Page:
Not long ago there was a restaurant at 664 Manhattan Avenue called CinaMoon. Polish Ambassador Witold Sobków once cited it as one of the best places for traditional Polish food in NYC and although I’d meant to visit I had never actually gotten around to it.
Recently I walked past and saw that CinaMoon had closed and the signage had changed to an eighties-tastic ‘Wine & Dine’. The new restaurant was yet to open but as I peered through the window a guy came out and introduced himself as Alex. I asked him what kind of food it was going to be. “Modern American” he said, adding “we’re going to have the best food in Greenpoint”. Continue reading →
In celebration of International Women’s Day, Little Poland Gallery is hosting, Women for Women Designers Sale Event. The gallery will be presenting an incredible collection of women’s clothing made by a carefully curated selection of European designers, and featuring natural fabrics including beautiful linens and cottons. All of the items are being offered at extremely affordable prices, making this the perfect chance to get started on your spring wardrobe. Plus every woman will leave with a FREE gift with their purchase.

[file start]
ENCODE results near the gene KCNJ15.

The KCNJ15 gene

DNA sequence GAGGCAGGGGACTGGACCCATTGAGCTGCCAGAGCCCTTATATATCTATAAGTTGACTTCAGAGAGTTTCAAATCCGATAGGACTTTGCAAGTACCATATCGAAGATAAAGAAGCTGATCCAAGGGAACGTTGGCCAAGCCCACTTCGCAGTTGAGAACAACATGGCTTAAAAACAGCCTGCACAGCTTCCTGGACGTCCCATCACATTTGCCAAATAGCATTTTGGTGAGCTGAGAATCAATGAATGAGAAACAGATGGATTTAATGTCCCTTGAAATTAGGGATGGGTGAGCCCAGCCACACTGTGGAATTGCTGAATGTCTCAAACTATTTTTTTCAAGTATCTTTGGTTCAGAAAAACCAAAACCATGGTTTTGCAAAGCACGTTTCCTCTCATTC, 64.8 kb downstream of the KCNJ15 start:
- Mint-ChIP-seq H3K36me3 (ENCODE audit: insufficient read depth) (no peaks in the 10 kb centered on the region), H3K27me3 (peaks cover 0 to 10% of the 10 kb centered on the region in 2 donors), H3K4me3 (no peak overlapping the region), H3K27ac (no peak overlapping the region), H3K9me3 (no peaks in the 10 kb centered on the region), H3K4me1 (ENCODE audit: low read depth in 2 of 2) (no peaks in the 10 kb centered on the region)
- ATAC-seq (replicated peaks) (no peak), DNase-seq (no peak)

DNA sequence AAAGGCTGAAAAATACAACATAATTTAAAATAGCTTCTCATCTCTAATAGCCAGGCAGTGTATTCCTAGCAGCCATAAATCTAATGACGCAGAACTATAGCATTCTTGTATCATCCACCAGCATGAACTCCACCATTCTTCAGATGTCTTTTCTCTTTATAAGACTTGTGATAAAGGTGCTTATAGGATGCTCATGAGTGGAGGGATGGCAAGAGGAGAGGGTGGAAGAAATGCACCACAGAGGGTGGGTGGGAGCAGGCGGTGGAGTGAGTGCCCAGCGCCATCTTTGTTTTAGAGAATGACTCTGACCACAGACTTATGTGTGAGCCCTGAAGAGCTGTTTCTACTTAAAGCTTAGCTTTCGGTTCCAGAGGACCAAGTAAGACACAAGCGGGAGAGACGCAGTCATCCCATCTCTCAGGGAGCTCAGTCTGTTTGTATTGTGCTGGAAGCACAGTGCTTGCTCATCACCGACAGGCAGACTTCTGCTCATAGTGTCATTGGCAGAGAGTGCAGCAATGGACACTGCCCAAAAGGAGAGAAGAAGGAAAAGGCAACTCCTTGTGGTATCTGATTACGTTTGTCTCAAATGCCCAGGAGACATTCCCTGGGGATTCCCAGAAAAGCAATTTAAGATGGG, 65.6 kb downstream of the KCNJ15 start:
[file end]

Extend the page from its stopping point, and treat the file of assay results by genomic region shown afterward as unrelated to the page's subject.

What happens when two New York transplants—a writer and an illustrator—feel that New York is as much their home as do its natives? They join creative forces to write a children’s book about immigration, called Larry and Friends.
Larry and Friends is a modern treatment of a people desirous of something different in a country other than their own. Continue reading →